By Mónica Delgado
Abel Ferrara’s Siberia is, before anything, a film about drives as non-natural impulses. And this concept is read here in a Freudian sense, where the characters do different actions (in a conscious or unconscious manner) with the end of calming an intense and profound desire, usually of sexual nature. The drives that are satisfied after an unusual and intense search.
As a paradox to the film’s name, what the veteran filmmaker is a cathartic tour de force, of an overwhelming visual hardiness, which plays a diversity of territories and strange characters (some laughable, some picaresque) where there are no limits for changing space and time from one scene to another.
Premiered in the recent Berlinale as part of the Official Competition, Siberia is a continuation of the universe and mise en scène of chaos and reverberation, already posed in Tommasso, the previous film of Ferrara presented in last year’s Cannes; a sort of 8 1/2 about a filmmaker in a personal and creative crisis. Here Willem Dafoe plays Clint, a hermit who lives in some frozen woods, accompanied by five Siberian dogs, who lives subdued to hallucinations of an intimate and religious character.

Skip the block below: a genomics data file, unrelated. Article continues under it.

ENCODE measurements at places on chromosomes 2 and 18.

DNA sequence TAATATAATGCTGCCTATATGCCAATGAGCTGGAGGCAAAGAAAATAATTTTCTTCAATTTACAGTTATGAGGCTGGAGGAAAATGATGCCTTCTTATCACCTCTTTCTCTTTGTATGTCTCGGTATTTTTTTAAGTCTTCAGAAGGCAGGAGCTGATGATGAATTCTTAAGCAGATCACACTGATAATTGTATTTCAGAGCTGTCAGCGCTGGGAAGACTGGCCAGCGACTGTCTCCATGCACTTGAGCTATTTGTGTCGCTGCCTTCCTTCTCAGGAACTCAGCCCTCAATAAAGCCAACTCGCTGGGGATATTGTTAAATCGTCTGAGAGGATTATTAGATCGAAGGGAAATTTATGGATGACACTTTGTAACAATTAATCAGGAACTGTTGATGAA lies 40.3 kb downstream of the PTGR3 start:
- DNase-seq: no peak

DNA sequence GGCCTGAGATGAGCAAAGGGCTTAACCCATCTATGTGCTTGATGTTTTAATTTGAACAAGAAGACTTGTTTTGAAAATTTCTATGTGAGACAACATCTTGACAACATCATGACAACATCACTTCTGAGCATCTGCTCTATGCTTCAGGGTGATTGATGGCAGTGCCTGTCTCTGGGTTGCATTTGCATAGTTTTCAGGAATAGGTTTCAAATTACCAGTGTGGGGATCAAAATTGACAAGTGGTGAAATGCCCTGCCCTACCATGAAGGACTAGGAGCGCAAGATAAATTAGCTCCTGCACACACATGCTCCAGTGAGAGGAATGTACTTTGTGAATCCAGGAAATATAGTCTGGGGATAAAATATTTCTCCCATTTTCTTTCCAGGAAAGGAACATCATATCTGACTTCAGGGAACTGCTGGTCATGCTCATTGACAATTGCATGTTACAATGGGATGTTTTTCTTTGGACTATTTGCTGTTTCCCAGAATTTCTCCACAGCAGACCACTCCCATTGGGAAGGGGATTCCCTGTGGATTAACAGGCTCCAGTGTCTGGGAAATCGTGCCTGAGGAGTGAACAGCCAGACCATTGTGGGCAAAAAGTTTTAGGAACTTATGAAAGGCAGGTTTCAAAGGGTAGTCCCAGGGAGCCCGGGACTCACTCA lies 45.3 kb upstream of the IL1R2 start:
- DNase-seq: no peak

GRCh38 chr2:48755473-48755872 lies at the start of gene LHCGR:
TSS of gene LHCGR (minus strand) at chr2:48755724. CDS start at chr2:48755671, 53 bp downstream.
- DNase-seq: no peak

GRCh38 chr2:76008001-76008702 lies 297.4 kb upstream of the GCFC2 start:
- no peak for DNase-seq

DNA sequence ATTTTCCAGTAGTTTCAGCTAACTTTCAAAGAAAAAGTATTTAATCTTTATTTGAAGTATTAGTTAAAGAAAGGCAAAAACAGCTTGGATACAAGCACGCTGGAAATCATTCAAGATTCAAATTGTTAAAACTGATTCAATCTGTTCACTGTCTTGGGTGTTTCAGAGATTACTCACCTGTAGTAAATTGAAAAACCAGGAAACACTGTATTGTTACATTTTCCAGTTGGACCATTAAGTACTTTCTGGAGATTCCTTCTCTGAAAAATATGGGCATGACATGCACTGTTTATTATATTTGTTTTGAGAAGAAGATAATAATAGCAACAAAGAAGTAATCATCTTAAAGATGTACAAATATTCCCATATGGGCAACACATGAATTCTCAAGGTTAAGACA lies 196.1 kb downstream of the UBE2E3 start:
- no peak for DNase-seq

Like in Tomasso, Dafoe becomes Ferrara alter ego once again, and plays several roles (like the father of brother of Clint) to give account of a feverish fantasy of a being who lives tormented by infantile fears, a castrating mother and wife, of a frustrated paternity. Sexual relationships with a Russian pregnant woman, a cave full of freaks, the mother who appears on top of Clint naked as a think mark of Oedipus complex, or a talking fish. An insane Lynch of a Jodorowsky inebriated by his psychomagic.
The problem with Siberia is that, when posing the logic of the drive, imagination or memories of the lead character, this resource of the plot could be expanded to the infinite. Even more, you could add or take the scenes of fantastic or psychoanalithic character, and free will would still be the motor that sustains it all, until reaching the most whimsical absurd.
It is probable that Ferrara hasn’t made a film like 4:44 Last Day on Earth again. However, even despite the coarseness of some scenes or the unpredictable use of drive as a structure of the film, Siberia shows a filmmaker without fearing to show himself in this grotesque nudity, exhuming his worst fears, in a completely vital delirium.
Director: Abel Ferrara
Script: Abel Ferrara, Christ Zois
Music: Joe Delia
Cinematography: Stefano Falivene
Cast: Willem Dafoe, Dounia Sichov, Daniel Giménez Cacho, Simon McBurney, Cristina Chiriac, Trish Osmond, Anna Ferrara
Production Company: Vivo Film, Match Factory Productions, RAI Cinema, Regione Lazio, Piano Producciones
Italy, Germany, Mexico
2020, 92 min